What are Noroviruses?
Noroviruses are a group of viruses that cause an illness some people call the “stomach flu.” They are not related to the flu (influenza). Another name for noroviruses is gastroenteritis.
What are the symptoms?
Vomiting and diarrhea are the most common. Other symptoms may include nausea, stomach cramps, fever, chills, aches, and tiredness.
How soon do symptoms appear?
Symptoms start 1 to 2 days after contact with the virus.
How are noroviruses spread?
Noroviruses are spread through close contact with infected people. For example, noroviruses spread through changing diapers, sharing eating utensils, eating foods or drinking liquids that are contaminated with the virus, or touching infected surfaces or objects and then putting your hands in or near your mouth. Stomach viruses can also spread quickly in group settings like nursing homes, schools, day care centers, and dormitories.
For how long can an infected person spread the virus?
People can spread a stomach virus from the moment they feel sick until at least 3 days after they get better.
How are noroviruses diagnosed?
A health care provider usually makes a diagnosis based on symptoms.
What is the treatment for noroviruses?
There are no specific treatments for noroviruses. Antibiotics do not work. Your doctor may give you medicine to stop the vomiting and diarrhea, but most people get better on their own within 1-2 days. If you have diarrhea or are vomiting, drink plenty of fluids to avoid dehydration (too much fluid loss). If you think you are becoming dehydrated (dry mouth, dry skin, dry eyes), go to a doctor or hospital immediately.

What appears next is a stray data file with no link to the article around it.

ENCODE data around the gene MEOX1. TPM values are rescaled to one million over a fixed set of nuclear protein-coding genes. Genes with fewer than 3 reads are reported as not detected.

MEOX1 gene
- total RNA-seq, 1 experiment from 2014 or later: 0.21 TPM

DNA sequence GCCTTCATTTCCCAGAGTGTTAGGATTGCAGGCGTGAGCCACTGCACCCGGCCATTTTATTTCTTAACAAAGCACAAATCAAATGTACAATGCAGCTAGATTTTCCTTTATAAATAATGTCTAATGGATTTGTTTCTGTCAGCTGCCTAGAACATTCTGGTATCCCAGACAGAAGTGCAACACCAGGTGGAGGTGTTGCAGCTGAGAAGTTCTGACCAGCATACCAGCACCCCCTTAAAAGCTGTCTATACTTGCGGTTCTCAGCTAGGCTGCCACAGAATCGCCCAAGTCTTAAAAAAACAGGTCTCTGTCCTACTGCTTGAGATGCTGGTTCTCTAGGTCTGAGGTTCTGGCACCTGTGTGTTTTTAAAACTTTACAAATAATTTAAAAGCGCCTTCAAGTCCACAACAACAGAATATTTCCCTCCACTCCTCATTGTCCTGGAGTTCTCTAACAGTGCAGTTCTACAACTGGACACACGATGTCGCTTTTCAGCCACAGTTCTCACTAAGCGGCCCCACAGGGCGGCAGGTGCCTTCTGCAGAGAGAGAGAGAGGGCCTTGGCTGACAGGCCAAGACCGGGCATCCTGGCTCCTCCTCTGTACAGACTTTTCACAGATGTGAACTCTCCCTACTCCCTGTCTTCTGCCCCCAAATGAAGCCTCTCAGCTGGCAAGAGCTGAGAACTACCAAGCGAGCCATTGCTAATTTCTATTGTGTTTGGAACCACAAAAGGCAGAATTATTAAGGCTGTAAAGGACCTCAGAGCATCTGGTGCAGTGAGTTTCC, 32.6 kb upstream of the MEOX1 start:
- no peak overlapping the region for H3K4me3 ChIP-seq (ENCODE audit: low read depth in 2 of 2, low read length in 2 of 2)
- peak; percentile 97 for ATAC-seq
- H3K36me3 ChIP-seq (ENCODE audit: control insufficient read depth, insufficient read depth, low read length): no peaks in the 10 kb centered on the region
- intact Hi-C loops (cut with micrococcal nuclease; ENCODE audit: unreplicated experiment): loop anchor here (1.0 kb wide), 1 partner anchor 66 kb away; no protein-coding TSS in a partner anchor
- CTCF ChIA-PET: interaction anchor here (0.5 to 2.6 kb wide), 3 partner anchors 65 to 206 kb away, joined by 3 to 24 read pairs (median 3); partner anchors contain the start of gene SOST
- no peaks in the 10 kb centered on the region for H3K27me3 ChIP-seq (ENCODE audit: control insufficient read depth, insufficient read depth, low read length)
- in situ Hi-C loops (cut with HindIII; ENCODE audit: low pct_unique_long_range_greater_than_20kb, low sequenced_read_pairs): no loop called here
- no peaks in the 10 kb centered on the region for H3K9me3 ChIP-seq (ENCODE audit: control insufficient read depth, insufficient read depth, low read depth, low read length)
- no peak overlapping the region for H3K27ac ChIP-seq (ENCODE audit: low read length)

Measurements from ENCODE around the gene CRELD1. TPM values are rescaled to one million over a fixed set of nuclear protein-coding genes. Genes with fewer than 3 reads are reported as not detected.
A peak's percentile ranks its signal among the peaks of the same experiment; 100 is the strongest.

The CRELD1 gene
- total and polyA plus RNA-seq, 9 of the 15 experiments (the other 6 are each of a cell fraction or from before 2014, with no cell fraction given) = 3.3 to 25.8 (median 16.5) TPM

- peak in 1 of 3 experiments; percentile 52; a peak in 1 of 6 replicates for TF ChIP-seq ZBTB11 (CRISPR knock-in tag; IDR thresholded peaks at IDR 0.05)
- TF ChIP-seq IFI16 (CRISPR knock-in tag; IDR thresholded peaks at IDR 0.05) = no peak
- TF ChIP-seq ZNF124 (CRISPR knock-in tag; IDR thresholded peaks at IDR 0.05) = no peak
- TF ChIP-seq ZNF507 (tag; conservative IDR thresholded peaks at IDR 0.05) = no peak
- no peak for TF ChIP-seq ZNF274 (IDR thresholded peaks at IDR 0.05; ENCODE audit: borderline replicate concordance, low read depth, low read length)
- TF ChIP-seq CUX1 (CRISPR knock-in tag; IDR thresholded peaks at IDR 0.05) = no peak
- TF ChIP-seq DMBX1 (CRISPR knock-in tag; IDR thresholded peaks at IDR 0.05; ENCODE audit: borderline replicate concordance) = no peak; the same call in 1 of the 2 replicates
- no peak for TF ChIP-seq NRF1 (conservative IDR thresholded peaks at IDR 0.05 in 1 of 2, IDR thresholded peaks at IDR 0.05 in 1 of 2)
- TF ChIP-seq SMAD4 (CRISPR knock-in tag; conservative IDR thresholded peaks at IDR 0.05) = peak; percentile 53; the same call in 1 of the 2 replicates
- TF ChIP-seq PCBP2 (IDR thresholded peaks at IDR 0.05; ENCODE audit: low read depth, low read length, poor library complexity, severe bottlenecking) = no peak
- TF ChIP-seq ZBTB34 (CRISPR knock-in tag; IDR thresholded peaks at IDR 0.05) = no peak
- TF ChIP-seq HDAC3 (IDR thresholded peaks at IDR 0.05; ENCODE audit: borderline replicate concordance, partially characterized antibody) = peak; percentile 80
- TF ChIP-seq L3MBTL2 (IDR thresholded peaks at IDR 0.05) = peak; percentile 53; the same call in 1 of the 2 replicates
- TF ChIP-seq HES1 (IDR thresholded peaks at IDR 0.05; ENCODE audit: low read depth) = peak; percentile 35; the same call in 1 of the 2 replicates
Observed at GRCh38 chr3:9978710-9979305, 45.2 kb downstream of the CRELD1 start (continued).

Should an infected person stay home?
Yes. Sick people should stay home until completely recovered, especially food handlers and workers in schools, day care centers, and health care settings.
How can I avoid noroviruses?
- Wash hands with soap and water often, especially after using the bathroom or changing diapers and before preparing or eating food.
- Remind children to wash their hands after using the bathroom and before eating. This is especially important while they are ill.
- Immediately clean up vomit and stool and anything they touch:
- Disinfect surfaces with a germ-killing cleaner (such as bleach).
- Wash clothing in hot soapy water.
- Throw away cleaning rags in sealed plastic bags.
- Always wash your hands after cleaning.